The ones I felt the worst about, were those that were being victimized. About once a month, we would have an elderly guest come into the store grab a store gift card, and try to load thousands of dollars onto. If they were lucky, they went to an experienced cashier, or I happened to be walking by and overheard/saw the total on the register. 99 times out of 100, when we had an elderly guest doing this, it was because “their grandchild”: needed bail, it was their birthday, they were stuck in another country, or else there was some threatening the guest with a fake warrant that they needed to pay off with one of our gift cards, to the sum of several thousand dollars. I had a lady approach me saying she needed help, that “they were listening to her” and she needed to pay them off. At first, I thought she had mental health issues, because I dealt with many people with mental health problems working there, and because she kept talking about how “they” were always listening and “they” were going to come to take her away, and she was whispering the whole time. After I was able to discern that she wanted to buy a large amount on a gift card, I was able to convince her to wait in the store’s Starbucks, I think I told her while I got the card ready for her. While she was waiting, I instead called the police to request a mental health evaluation for her. It was fairly early in the morning, so the beat officer wasn’t busy and she showed up after just a few minutes. When the cop walked in, the lady started crying, saying she was trying to pay, that she was still on the phone “with the other officer,” and she didn’t want to go to jail. The cop talked with the woman for a few minutes and discovered that the lady had her phone on in her pocket the whole time, still connected to the scammers. She was finally able to convince the lady that there was no warrant and that the police will never call you and demand her to pay a fine using a store gift card. Once she escorted the lady back to her car, much happier, the cop came in, explained what happened, and gave kudos for calling, even though it turned out not to be a mental health issue.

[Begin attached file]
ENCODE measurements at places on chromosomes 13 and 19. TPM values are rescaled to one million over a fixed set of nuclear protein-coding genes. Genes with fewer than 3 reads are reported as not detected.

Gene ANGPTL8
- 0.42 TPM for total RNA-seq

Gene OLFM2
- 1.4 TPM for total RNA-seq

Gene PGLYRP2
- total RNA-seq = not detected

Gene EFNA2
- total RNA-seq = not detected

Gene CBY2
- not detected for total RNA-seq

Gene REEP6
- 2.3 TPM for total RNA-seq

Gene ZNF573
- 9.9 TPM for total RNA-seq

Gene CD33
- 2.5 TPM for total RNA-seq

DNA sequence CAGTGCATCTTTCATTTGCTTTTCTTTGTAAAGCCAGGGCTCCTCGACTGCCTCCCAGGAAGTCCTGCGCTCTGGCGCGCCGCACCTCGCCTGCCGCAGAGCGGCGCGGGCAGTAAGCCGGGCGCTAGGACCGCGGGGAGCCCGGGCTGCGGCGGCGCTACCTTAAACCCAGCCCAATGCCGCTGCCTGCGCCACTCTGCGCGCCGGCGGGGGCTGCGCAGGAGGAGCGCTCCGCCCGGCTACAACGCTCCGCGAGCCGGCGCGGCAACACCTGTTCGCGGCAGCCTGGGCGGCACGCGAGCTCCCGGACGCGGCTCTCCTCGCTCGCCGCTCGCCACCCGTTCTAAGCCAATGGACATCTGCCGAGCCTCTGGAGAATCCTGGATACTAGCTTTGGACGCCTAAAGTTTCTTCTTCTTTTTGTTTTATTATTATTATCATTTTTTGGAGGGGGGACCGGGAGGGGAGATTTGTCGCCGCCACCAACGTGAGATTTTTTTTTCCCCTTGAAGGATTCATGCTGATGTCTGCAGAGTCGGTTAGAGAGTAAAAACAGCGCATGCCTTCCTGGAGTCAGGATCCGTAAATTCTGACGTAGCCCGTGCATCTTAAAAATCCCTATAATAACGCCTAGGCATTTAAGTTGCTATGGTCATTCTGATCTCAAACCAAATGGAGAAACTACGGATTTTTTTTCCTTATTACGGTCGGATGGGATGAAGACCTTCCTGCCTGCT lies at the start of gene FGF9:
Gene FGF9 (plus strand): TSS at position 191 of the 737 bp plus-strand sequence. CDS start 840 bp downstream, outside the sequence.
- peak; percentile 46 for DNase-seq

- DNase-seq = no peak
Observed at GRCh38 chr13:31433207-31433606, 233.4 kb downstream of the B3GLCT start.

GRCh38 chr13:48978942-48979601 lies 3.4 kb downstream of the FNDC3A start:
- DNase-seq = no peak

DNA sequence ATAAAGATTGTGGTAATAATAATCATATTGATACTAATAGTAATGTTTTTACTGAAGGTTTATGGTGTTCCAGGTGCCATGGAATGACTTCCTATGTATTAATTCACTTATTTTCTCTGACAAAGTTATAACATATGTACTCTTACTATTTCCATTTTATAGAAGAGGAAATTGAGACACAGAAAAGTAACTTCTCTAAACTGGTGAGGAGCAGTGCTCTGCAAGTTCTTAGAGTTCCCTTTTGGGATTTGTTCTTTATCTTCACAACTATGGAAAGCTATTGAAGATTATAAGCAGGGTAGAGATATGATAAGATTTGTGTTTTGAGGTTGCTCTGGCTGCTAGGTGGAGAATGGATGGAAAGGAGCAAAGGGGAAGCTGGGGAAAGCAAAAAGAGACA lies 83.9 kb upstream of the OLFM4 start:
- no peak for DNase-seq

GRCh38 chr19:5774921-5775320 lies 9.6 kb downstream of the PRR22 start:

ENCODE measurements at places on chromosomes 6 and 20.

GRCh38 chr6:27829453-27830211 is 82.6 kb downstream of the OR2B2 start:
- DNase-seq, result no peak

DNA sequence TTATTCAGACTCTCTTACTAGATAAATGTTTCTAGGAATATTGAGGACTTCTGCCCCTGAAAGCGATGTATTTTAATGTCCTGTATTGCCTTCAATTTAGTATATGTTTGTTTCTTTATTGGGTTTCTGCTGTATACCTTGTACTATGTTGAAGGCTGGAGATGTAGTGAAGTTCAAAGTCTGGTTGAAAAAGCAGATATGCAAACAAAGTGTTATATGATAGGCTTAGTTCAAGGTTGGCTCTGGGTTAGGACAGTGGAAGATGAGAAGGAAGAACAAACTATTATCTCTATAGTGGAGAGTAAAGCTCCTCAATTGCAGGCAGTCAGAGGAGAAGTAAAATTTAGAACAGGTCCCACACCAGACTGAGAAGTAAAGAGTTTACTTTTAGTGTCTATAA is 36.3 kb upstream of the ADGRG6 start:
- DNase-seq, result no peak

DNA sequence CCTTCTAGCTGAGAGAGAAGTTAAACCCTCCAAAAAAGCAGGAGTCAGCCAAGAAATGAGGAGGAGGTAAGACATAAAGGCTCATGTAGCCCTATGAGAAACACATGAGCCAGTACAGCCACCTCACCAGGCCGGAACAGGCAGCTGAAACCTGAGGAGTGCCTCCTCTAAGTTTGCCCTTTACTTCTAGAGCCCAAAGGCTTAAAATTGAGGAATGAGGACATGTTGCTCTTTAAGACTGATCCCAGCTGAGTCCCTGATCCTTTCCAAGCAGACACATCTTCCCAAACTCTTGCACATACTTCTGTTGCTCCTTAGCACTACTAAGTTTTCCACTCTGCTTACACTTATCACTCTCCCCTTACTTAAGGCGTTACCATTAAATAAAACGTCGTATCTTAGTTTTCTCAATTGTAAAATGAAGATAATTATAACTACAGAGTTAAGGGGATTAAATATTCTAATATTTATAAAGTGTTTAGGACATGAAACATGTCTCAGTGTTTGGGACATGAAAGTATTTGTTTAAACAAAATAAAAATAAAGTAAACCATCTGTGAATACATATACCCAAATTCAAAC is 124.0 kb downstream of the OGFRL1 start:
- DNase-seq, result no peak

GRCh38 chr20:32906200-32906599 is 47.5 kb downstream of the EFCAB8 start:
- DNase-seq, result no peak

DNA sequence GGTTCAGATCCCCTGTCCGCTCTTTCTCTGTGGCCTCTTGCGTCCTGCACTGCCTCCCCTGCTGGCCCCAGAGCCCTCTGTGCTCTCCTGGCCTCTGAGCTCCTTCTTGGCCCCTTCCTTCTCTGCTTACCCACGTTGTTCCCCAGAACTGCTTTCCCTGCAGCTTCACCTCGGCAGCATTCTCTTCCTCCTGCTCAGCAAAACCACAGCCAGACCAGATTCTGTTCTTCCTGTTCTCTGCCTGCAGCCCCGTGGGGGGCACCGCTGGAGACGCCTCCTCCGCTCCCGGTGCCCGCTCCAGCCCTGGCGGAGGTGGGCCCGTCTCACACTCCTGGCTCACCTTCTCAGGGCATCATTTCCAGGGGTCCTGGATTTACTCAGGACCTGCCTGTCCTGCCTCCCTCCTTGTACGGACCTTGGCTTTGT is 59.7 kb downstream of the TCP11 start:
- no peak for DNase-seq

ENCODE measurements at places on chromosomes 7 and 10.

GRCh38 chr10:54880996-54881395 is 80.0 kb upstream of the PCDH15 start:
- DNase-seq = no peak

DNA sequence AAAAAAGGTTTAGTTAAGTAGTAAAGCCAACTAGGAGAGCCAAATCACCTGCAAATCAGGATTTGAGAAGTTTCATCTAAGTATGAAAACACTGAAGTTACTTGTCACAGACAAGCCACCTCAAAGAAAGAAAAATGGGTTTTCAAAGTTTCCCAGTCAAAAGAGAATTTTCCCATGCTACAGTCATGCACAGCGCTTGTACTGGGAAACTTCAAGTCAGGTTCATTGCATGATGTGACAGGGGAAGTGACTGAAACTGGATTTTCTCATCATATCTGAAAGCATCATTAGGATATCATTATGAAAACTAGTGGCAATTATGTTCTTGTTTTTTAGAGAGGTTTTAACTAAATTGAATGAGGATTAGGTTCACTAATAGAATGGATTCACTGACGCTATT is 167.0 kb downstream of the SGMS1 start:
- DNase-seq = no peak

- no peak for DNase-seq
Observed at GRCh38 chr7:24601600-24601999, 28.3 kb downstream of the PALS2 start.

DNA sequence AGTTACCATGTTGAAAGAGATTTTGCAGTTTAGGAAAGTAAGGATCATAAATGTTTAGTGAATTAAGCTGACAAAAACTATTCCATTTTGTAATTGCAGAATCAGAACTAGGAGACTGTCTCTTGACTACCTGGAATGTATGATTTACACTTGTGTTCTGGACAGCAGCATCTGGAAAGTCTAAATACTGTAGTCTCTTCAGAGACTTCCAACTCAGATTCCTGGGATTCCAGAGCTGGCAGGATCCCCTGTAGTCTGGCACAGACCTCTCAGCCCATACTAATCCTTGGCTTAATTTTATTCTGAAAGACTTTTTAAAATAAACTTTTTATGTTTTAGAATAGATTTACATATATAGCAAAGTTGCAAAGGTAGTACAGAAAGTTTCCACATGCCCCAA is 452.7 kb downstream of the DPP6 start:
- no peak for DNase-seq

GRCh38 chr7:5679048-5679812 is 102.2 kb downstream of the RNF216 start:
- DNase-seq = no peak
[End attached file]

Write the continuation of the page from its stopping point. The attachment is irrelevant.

Suitable for Women/Men/Girl/Boy, Fashion 3D digital print drawstring hoodies, long sleeve with big pocket front. It’s a good gift for birthday/Christmas and so on, The real color of the item may be slightly different from the pictures shown on website caused by many factors such as brightness of your monitor and light brightness, The print on the item might be slightly different from pictures for different batch productions, There may be 1-2 cm deviation in different sizes, locations, and stretch of fabrics. Size chart is for reference only, there may be a little difference with what you get.
- Material Type: 35% Cotton – 65% Polyester
- Soft material feels great on your skin and very light
- Features pronounced sleeve cuffs, prominent waistband hem and kangaroo pocket fringes
- Taped neck and shoulders for comfort and style
- Print: Dye-sublimation printing, colors won’t fade or peel
- Wash Care: Recommendation Wash it by hand in below 30-degree water, hang to dry in shade, prohibit bleaching, Low Iron if Necessary